Format

Send to

Choose Destination
See comment in PubMed Commons below
Stroke. 1996 Jul;27(7):1205-10.

Dementia after first stroke.

Author information

1
Neurologia 2, Ospedali Riuniti, Bergamo, Italy.

Abstract

BACKGROUND AND PURPOSE:

Cognitive deficits may significantly worsen the quality of life after stroke. Our aim was to determine the frequency of dementia in a consecutive series of previously nondemented patients between the ages of 40 and 79 years at 3 months after a first ischemic stroke.

METHODS:

All patients admitted to our department during an 18-month period who met the above criteria were visited and tested and underwent a CT scan 3 months after their stroke. Dementia was diagnosed according to criteria of the National Institute of Neurological Disorders and Stroke and AIREN, but cases with aphasia were not excluded.

RESULTS:

Of 304 patients admitted for stroke, 146 were eligible for study. Eleven refused to participate, 25 were dead at 3 months, and 110 were tested. Fifteen patients were demented (13.6%; 95% confidence interval [CI], 7.8% to 21.5%), and six had severe isolated aphasia, neglect, or memory deficit (5.4%). Excluding patients with aphasia, 5.0% of cases showed dementia (95% CI, 1.6% to 11.3%). The frequency of dementia was 24.6% (95% CI, 14.5% to 37.3%), considering only patients with supratentorial lesions and with residual deficits of elementary functions (paresis, sensory deficits) at the time of examination. Demented patients had significantly more diabetes (P<.029), atrial fibrillation (P=.032), aphasia at entry (P<.001), large middle cerebral artery infarctions (P=.001), and a more severe neurological deficit at entry (P=.003) and at 3 months (P=.001). At CT scan, demented patients had a larger mean volume of the recent lesion (P<.001) and more lesions in the frontal lobe (P=.041). An exploratory multivariate analysis selected age between 60 and 69 years (odds ratio [OR], 45.8; 95% CI, 2.9 to 726.0), diabetes (OR 59.4; 95% CI, 4.3 to 821.0), aphasia (OR, 14.8; 95% CI, 2.0 to 111.0), a large middle cerebral artery infarction (OR, 30.0; 95% CI, 2.7 to 334.0), and lesions of the frontal lobe (OR, 9.8; 95% CI, 1.3 to 72.8) as significant independent correlates of poststroke dementia.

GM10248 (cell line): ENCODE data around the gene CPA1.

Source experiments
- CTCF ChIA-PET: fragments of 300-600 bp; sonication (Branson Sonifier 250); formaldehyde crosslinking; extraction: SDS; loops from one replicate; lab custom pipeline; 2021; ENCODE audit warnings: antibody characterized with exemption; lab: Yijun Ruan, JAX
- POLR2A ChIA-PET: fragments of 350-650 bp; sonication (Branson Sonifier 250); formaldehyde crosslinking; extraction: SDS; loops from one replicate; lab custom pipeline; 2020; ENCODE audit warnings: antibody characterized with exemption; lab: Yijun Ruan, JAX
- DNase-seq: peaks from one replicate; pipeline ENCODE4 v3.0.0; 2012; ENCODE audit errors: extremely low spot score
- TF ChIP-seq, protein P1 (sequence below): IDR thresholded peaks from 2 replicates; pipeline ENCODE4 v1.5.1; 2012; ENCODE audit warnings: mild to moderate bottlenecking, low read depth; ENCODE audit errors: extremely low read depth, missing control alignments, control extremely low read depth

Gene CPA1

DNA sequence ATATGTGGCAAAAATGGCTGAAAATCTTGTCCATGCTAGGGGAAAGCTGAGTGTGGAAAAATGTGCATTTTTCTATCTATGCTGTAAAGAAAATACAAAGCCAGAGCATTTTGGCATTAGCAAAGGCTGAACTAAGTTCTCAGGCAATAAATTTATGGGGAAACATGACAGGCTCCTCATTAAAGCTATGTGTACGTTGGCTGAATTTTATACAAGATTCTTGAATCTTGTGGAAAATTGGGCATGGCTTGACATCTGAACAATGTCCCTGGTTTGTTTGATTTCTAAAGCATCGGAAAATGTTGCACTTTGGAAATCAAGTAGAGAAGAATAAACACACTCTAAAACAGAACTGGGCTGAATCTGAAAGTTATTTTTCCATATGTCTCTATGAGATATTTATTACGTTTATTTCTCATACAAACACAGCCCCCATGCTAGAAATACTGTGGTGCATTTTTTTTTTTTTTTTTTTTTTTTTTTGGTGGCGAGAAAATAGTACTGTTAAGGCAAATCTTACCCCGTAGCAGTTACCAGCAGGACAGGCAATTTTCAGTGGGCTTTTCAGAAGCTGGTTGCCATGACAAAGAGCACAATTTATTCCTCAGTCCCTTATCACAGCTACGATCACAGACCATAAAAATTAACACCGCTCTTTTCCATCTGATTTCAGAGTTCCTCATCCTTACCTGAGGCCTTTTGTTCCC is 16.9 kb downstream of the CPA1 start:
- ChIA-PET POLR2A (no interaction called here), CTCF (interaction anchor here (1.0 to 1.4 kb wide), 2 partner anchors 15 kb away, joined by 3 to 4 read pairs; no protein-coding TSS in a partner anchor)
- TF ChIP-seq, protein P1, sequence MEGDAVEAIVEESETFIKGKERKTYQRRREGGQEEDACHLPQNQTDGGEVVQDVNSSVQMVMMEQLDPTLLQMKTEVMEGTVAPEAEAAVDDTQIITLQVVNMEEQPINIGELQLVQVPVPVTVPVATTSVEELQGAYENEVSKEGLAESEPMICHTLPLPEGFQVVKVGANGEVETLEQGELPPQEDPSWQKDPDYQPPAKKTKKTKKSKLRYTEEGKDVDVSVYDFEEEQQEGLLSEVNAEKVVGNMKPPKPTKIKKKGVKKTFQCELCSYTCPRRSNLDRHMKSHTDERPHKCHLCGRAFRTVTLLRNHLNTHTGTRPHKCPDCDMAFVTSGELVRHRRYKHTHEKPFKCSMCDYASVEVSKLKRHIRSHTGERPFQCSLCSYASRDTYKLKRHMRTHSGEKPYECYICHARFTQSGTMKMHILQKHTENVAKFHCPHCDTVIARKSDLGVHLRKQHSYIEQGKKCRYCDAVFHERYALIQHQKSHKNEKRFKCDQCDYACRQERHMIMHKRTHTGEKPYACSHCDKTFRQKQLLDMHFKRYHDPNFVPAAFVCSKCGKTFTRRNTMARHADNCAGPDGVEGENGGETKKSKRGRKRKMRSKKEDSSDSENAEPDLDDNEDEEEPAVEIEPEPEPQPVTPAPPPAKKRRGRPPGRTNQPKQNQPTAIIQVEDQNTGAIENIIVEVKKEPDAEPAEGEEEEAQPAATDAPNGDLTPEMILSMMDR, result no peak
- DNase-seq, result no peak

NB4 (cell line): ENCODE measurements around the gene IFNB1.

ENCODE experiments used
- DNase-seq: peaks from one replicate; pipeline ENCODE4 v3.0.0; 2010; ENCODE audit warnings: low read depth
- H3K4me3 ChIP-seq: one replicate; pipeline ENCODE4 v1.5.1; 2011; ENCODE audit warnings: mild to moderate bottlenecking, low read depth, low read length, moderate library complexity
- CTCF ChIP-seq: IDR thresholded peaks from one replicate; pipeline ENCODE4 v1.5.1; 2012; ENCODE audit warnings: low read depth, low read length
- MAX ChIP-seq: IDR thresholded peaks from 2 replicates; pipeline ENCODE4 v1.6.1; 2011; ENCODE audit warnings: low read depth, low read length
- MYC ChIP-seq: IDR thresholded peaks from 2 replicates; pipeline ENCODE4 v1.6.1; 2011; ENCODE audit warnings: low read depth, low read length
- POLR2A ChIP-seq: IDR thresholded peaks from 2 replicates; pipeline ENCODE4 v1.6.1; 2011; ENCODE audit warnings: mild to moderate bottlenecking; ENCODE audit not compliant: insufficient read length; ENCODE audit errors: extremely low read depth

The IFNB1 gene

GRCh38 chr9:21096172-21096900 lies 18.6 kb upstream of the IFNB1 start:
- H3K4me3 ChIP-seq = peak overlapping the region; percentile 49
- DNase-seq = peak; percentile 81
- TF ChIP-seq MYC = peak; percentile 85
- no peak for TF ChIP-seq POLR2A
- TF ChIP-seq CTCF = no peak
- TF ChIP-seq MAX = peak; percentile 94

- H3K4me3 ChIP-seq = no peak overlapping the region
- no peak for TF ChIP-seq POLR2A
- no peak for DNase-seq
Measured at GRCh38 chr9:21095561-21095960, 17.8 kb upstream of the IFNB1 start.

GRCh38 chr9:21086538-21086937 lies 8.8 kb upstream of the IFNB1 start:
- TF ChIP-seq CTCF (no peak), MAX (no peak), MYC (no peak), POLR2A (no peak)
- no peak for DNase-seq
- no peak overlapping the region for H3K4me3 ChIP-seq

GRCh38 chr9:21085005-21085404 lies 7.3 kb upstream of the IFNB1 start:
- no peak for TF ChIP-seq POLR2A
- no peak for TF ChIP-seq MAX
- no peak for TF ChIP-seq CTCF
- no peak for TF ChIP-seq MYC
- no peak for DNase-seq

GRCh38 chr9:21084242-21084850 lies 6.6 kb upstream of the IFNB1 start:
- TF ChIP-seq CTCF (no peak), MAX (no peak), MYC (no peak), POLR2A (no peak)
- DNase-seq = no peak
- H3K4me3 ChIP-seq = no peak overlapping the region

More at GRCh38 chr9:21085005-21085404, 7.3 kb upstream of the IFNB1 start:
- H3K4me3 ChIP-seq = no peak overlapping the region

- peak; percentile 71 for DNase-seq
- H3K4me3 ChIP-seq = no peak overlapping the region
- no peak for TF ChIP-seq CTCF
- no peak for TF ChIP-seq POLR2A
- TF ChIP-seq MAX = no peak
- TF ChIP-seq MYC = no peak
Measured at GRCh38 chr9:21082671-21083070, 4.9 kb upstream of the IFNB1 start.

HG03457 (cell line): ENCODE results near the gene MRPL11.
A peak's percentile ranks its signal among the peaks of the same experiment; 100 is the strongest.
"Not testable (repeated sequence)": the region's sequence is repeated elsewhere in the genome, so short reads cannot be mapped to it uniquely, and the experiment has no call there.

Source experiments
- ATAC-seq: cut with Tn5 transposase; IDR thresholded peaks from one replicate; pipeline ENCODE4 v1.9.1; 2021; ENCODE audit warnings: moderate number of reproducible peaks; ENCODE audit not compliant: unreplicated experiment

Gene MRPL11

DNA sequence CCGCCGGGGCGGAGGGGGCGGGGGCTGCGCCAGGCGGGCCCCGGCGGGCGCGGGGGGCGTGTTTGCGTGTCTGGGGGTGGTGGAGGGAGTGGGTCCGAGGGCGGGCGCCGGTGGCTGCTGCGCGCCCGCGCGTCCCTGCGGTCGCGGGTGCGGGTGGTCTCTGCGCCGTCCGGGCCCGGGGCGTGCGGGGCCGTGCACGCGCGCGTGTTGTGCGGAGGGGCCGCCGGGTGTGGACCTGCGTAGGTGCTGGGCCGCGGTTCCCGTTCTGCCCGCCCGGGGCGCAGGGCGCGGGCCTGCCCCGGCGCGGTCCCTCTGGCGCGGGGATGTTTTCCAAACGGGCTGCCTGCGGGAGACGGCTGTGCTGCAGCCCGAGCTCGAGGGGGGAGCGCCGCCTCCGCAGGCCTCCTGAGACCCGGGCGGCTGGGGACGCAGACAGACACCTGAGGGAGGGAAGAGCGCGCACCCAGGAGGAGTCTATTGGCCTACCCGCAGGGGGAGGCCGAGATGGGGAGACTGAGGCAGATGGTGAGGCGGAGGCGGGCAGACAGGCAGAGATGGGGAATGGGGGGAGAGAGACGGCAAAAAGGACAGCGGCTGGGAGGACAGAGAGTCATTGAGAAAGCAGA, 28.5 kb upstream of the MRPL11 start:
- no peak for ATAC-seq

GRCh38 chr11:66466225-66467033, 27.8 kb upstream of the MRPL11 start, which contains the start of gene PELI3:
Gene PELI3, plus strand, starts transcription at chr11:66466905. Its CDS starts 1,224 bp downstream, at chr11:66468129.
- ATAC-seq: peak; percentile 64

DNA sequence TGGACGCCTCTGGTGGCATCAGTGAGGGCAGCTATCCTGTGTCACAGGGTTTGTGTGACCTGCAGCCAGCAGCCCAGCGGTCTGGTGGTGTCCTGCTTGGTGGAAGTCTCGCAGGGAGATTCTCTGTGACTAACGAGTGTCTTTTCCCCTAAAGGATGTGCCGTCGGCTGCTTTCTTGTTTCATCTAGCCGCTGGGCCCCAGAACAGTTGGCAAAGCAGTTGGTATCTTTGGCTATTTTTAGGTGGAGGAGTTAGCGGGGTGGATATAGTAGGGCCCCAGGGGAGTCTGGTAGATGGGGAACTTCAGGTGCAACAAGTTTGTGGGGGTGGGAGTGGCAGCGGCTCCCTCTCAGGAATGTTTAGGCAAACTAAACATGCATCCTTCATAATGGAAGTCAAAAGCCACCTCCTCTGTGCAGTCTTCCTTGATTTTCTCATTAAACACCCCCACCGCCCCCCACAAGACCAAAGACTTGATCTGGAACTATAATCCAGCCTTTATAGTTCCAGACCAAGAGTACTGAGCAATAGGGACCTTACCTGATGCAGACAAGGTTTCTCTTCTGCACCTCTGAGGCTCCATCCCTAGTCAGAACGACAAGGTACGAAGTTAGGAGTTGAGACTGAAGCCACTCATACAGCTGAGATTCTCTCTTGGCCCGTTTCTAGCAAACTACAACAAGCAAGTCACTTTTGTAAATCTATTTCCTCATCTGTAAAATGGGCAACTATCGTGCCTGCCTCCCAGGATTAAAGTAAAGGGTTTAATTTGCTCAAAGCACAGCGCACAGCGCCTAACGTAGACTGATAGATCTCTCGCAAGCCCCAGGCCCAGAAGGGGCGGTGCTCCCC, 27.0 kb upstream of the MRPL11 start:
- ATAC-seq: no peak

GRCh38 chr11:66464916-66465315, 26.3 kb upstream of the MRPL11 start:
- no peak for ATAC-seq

CONCLUSIONS:

Dementia is relatively frequent after a clinical first stroke in persons younger than 80 years, and aphasia is very often associated with poststroke dementia. If aphasic patients are not considered, it may be necessary to screen a very large number of subjects to collect an adequate sample of demented cases.

PMID:
8685929
[Indexed for MEDLINE]
Free full text
PubMed Commons home

PubMed Commons

0 comments
How to join PubMed Commons

    Supplemental Content

    Full text links

    Icon for HighWire
    Loading ...
    Support Center